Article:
But no-one deserves Nick Clegg.

Calamity Clegg who has propped up this miserable Tory Government every step of the way.

It's no wonder Vince Cable is on manoeuvres.

But let’s not forget Saint Vince is in it up to his neck too. After all, it was his policy to treble tuition fees.

So I have a message for Vince. Don't bother texting Ed - he's changed his number.

We have a first-past-the-post system and voters get just one vote - we're saying to them vote Labour.

We are not fighting to be part of a coalition Government - we are fighting to win.

So now, in that all important by-election in Corby:

 

  • We have got to campaign as never before
  • And make sure people use their vote - their one precious vote
  • To elect our fantastic local Labour candidate Andy Sawford.

To win the next General Election we must – all of us – adopt a marginal seat mindset and listen to the people where we don't have Labour MPs as well as where we do.

That's why every one of our Shadow Ministers will adopt a marginal seat – working alongside our Labour candidate, to listen to and understand the concerns of people there.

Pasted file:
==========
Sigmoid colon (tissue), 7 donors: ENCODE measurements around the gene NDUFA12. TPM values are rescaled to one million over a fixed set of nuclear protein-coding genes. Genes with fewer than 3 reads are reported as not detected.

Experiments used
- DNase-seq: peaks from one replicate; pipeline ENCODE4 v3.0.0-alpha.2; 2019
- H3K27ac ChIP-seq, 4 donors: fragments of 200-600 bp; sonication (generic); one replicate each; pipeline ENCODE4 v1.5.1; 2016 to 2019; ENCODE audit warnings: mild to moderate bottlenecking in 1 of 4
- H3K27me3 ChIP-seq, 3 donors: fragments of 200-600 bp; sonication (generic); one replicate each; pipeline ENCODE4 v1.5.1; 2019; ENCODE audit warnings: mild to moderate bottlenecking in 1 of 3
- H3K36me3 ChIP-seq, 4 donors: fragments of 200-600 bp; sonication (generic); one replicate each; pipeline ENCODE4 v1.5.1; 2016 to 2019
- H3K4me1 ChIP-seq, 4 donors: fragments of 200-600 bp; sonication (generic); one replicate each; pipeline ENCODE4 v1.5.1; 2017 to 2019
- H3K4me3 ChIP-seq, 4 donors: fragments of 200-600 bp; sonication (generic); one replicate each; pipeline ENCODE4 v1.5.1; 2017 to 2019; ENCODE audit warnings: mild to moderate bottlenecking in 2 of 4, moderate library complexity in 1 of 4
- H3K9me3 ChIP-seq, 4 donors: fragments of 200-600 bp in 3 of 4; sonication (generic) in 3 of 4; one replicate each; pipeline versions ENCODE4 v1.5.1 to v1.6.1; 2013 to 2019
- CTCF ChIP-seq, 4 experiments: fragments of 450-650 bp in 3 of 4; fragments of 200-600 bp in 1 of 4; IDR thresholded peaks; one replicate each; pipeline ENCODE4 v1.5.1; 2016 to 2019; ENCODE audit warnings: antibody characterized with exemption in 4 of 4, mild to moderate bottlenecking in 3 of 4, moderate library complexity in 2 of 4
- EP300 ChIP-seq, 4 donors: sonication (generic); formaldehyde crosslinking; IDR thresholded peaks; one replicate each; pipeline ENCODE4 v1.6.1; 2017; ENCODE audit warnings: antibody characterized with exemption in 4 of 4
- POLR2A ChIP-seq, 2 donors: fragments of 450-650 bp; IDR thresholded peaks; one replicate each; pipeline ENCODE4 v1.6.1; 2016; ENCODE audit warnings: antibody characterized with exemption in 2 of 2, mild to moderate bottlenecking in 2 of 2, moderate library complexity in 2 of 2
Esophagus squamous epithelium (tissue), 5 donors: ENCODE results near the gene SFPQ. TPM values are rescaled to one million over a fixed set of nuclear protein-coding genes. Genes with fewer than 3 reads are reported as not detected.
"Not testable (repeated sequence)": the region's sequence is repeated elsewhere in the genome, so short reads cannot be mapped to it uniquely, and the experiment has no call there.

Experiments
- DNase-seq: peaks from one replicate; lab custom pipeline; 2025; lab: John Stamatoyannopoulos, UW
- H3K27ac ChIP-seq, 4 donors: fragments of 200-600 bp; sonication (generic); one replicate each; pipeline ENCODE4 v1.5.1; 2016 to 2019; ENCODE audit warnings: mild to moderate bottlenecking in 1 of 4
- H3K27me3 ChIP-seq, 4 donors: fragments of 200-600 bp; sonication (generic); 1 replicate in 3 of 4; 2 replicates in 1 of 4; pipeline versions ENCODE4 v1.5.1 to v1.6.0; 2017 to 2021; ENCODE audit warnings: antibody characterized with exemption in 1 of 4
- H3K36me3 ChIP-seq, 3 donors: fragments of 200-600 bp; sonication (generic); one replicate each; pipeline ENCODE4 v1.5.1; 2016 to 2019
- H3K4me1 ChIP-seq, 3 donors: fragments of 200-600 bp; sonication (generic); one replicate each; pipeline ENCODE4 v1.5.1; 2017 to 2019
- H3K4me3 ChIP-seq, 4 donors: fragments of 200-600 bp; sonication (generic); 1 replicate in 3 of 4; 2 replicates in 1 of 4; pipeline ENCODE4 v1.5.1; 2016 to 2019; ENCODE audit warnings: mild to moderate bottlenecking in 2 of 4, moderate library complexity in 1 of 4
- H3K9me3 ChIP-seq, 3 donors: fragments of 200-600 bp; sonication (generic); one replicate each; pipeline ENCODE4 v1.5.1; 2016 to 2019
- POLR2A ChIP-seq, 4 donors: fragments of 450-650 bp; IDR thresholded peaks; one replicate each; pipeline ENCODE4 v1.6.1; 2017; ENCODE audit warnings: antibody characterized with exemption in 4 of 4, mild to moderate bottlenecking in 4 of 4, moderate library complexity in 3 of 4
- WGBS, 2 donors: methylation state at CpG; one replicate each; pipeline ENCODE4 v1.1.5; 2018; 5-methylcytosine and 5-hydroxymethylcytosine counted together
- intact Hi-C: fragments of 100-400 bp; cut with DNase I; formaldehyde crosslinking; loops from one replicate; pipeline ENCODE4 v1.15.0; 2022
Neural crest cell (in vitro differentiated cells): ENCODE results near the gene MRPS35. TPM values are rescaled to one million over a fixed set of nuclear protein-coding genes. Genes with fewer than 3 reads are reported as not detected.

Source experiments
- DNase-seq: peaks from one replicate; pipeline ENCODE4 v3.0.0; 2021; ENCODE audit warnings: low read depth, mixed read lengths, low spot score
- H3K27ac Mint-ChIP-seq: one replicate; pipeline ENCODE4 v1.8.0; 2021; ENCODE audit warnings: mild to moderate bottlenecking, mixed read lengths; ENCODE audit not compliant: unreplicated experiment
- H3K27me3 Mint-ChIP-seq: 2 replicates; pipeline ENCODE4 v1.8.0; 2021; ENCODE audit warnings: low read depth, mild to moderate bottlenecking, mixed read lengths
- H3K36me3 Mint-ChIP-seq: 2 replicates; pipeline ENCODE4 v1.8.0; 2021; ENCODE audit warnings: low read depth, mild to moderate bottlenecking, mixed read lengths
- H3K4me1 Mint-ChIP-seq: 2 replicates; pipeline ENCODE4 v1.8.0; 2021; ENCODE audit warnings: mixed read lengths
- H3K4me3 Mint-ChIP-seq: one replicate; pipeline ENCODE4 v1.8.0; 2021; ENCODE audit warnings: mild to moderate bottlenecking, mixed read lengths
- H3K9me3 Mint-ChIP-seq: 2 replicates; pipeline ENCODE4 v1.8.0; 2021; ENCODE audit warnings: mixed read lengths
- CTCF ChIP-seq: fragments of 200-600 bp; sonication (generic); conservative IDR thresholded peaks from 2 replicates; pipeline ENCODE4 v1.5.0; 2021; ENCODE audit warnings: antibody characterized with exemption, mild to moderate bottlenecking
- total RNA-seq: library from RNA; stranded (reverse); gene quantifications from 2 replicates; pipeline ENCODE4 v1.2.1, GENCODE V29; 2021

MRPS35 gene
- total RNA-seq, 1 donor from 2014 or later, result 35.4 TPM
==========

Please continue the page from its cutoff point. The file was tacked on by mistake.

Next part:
Ed Balls has twinned with Clair Hawkins in Dover and Deal. Chuka is backing Clive Lewis and Jessica Asato in Norwich and I'm proud that I'm twinned with Andrew Pakes in Milton Keynes.

Conference, we’ve got to be the voice speaking up for the young couple in Dartford, as well as the young couple in Darlington.

We’ve got to speak up for the pensioner in Gloucester, as well as in Grimsby.

The commuter in Milton Keynes as well as in Manchester.

And at a time when many people have no faith in politicians and think that politics is a dirty word – it’s even more important that people can see, in Parliament:

  • Someone like them.
  • People they can relate to.
  • People they can trust.

And over the months ahead, in your local parties, you’re choosing your candidates for the next General Election I know you will want to choose candidates from all walks of life - from our factories and shop floors, from business to our armed services, people from all different backgrounds and cultures and a balanced team of men and women.

We must reflect the country we seek to serve.

And because we're determined to achieve the difficult task of making this a one-term coalition there's no place for complacency - or business as usual.